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In spite of the warning she received, Nelly pays a visit to Wuthering Heights, but she is not allowed to see Cathy. She does, however, get some news about the girl from Zillah, the housekeeper at the Heights.
Zillah has been instructed by her master not to help Cathy in any way; her torture is part of his plan of revenge. When Cathy asks Heathcliff to send for a doctor since she is not feeling well, her cruel father-in-law refuses.
Linton, Cathy's young husband and Heathcliff's son, soon dies. Heathcliff delights in showing Cathy the will that Linton has left; it bequeaths everything to Heathcliff. Cathy now has neither money nor friends; her entire existence depends on Heathcliff, the man she hates. Before Linton's funeral, Cathy falls sick and remains in her room until after her husband is buried.
After a couple of weeks of solitude, Cathy comes out of her room and tries to create a more normal life for herself. Hareton tries to please her with his attentions, but Cathy treats him haughtily, wanting nothing to do with him. In fact, the attitude of the once gentle Cathy is now cold and proud to everyone. Nelly thinks that the only hope for Cathy's happiness is for her to remarry. With this, Nelly Dean ends her story.
This chapter presents the death of Linton. Heathcliff reveals the depth of his hatred towards his son when he declares that he is not willing to spend a farthing on him. Cathy, on the other hand, seems truly grieved over her young husband's death. She is also fearful of her future life at Wuthering Heights, where she must stay since she has no money or friends. After Linton's death, Cathy stays isolated in her room for a number of days.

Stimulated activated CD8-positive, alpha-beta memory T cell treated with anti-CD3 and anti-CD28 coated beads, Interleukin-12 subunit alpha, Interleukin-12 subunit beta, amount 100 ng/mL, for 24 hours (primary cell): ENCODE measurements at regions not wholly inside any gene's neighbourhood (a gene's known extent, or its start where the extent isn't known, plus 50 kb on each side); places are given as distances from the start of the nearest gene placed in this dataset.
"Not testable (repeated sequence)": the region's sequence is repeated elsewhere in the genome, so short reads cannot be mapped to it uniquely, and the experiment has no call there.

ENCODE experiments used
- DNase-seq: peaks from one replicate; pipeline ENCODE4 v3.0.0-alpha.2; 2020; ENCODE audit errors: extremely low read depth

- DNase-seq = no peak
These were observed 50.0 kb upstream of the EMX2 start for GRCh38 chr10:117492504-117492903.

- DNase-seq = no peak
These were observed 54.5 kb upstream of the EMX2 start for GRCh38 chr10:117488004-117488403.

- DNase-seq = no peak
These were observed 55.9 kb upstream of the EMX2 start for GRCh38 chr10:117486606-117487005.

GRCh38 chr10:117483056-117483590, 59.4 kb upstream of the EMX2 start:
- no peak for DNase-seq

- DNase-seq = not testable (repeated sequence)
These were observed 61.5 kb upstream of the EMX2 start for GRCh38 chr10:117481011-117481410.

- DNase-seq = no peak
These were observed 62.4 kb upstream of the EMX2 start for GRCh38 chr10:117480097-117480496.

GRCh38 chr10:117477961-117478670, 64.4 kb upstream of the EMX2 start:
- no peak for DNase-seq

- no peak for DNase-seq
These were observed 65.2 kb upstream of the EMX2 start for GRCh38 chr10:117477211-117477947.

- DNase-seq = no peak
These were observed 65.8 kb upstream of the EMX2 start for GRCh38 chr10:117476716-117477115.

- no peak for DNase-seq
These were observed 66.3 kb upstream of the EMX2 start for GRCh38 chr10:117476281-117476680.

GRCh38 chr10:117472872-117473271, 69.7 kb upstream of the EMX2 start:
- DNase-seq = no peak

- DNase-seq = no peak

Hareton makes an attempt to win Cathy's favor, but the girl clearly shows her distaste for him, as well as for all the others in the house. She is even brave enough to speak rudely to Heathcliff. When he strikes her, Cathy becomes more vicious towards him. According to Nelly, the only remedy for the present state of affairs in Catherine's life is for her to get married again.
At this point, the story narrated by Nelly comes to an end. The reader is reminded that the tale of Wuthering Heights has been told as a flashback. Mr. Lockwood has been listening to the story off and on throughout his recovery from his illness. At the end of this chapter, it is obvious that he is much improved, for he is now well enough to move about. He even plans to ride over to Wuthering Heights to inform his landlord, Heathcliff, that he will spend the next six months in London; therefore, Heathcliff can look for a new tenant for Thrushcross Grange.